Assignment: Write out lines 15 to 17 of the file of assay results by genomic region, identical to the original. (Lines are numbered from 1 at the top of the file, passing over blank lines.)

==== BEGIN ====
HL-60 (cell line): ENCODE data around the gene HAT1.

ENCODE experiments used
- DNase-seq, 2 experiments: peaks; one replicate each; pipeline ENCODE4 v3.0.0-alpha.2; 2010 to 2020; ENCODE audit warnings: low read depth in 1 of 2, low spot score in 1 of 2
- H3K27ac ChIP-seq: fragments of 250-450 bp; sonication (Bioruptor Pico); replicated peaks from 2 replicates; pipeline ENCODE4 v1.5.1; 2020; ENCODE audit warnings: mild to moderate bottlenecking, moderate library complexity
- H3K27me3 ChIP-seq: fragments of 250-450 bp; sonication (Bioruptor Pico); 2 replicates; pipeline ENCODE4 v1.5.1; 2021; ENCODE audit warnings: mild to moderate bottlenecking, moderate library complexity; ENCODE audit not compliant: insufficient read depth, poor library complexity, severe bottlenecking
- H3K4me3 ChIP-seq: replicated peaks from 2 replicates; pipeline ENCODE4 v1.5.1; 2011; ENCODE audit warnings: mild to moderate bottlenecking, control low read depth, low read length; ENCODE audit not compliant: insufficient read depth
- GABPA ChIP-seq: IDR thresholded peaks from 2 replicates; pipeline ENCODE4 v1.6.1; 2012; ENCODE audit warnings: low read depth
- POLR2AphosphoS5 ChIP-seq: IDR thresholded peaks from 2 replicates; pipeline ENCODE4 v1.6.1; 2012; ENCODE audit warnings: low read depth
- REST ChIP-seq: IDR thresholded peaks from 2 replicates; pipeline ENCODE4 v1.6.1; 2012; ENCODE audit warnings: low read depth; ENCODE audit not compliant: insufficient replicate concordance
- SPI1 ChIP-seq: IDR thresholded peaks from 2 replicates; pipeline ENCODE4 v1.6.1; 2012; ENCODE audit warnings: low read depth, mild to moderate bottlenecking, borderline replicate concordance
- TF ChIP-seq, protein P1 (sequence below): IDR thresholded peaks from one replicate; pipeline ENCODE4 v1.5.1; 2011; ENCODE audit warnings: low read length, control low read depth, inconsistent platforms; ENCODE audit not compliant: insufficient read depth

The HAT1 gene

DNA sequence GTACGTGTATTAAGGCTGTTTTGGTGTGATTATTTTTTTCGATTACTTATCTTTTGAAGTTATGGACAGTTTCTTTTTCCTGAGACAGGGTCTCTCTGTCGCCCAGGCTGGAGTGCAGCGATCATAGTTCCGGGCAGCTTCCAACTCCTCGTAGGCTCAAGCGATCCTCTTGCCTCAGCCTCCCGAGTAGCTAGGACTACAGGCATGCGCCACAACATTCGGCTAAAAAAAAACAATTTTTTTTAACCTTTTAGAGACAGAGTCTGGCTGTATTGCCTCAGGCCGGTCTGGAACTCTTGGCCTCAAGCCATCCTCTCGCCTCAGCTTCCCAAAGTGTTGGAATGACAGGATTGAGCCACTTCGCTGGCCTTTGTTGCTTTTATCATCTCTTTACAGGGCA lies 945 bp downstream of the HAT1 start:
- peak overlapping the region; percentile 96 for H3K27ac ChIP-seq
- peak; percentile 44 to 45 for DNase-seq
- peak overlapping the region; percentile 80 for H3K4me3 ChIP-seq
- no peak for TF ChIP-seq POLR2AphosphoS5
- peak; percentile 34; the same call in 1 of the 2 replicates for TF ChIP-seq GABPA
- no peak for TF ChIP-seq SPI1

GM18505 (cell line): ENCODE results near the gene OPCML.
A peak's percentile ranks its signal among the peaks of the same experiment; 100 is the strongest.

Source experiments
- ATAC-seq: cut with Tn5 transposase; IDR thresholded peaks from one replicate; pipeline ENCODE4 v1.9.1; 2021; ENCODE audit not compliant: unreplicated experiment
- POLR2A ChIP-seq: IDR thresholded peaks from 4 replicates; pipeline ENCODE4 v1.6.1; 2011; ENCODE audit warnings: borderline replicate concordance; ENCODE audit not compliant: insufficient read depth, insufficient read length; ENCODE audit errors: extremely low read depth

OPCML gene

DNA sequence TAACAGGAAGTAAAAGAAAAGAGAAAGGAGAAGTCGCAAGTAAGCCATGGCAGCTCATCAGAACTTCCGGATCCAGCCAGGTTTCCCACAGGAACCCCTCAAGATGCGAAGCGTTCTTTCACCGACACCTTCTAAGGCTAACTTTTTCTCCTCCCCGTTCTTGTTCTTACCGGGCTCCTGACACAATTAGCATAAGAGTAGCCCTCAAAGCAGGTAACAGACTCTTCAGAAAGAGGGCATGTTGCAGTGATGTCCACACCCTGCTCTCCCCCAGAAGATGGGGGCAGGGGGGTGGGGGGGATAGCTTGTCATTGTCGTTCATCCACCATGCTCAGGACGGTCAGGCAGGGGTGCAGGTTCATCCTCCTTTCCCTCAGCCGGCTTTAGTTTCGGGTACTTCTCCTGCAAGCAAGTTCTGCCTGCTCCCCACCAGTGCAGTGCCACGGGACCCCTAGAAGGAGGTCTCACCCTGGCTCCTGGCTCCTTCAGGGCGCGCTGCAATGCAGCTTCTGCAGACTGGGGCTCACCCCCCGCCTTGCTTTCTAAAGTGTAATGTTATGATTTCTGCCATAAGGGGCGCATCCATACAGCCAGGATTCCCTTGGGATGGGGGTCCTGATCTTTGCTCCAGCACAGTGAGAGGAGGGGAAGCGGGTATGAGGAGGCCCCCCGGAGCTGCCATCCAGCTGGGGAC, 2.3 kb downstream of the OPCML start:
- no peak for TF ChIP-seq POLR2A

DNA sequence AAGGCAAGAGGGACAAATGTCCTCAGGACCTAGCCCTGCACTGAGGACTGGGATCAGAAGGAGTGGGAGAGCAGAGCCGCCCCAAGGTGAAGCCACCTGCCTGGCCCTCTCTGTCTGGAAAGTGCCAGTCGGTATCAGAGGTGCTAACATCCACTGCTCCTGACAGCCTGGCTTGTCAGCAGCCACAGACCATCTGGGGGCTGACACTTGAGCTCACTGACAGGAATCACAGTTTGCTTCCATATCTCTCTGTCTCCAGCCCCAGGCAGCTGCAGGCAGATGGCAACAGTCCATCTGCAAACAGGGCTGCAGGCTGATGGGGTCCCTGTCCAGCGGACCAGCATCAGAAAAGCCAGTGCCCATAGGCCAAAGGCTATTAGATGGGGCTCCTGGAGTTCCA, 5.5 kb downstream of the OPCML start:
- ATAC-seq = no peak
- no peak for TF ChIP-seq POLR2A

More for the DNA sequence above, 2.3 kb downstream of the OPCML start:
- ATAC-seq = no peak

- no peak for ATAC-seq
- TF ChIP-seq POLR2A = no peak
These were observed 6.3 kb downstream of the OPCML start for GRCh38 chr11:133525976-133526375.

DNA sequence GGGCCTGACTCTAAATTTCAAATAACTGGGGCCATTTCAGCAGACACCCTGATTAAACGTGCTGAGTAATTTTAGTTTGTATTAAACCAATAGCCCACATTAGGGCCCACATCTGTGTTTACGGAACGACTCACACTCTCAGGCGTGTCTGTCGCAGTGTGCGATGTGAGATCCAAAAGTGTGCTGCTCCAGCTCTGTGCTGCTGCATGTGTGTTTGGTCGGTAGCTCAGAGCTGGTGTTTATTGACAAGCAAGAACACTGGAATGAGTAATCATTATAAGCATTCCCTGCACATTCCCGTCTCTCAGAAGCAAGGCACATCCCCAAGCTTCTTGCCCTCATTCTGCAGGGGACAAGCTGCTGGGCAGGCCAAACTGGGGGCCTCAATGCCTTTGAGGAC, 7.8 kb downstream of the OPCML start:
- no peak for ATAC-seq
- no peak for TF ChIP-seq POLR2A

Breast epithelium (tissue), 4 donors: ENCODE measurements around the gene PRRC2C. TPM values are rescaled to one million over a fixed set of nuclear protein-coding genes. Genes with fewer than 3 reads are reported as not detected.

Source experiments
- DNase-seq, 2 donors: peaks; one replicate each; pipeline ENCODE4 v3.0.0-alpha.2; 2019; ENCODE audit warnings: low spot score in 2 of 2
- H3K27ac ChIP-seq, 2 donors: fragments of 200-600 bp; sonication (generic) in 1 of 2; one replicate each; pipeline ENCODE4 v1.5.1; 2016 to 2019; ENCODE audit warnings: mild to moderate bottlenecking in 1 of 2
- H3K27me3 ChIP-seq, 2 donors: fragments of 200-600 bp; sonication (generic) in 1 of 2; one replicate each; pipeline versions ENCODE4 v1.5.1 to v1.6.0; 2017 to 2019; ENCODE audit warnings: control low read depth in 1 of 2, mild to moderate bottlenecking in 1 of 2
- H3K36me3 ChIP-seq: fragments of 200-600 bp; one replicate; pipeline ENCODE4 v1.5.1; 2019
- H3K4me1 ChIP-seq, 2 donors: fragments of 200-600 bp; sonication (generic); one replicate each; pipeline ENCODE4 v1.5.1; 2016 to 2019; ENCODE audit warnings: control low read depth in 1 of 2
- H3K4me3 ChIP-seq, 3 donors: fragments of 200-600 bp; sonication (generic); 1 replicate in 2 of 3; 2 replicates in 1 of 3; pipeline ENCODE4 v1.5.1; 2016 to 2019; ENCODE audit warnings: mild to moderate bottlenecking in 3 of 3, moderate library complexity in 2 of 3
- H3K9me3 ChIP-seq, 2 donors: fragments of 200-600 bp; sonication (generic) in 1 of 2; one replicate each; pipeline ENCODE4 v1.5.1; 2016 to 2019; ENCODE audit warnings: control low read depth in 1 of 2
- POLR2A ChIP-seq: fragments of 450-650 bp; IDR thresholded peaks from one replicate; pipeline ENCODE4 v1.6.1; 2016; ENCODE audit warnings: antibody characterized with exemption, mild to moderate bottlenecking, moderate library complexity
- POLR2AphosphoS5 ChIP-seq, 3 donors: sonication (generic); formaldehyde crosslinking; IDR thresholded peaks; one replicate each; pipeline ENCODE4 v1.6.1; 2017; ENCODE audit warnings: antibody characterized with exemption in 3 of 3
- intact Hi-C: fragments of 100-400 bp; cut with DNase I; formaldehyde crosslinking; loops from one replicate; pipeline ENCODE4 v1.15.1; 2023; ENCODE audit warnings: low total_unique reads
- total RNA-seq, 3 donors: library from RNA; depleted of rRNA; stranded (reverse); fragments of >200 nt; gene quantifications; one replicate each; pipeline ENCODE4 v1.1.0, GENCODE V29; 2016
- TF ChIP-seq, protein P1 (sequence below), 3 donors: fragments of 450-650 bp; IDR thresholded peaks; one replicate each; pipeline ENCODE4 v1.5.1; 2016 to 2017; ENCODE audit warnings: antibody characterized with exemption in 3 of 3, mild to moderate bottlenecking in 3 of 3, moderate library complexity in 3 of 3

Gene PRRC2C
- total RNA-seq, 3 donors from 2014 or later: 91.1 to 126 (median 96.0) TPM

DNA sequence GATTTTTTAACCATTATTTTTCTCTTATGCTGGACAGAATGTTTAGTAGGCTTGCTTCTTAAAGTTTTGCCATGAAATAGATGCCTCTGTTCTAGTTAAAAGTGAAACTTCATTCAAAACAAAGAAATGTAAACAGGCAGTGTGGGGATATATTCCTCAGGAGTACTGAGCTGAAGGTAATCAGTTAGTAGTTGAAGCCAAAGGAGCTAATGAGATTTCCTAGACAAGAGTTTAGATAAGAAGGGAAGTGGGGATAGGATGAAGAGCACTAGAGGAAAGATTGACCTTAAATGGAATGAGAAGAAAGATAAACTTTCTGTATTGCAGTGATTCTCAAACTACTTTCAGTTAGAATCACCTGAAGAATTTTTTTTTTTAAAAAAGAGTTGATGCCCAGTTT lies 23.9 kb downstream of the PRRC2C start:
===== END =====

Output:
- peak; percentile 44 to 45 for DNase-seq
- peak overlapping the region; percentile 80 for H3K4me3 ChIP-seq
- no peak for TF ChIP-seq POLR2AphosphoS5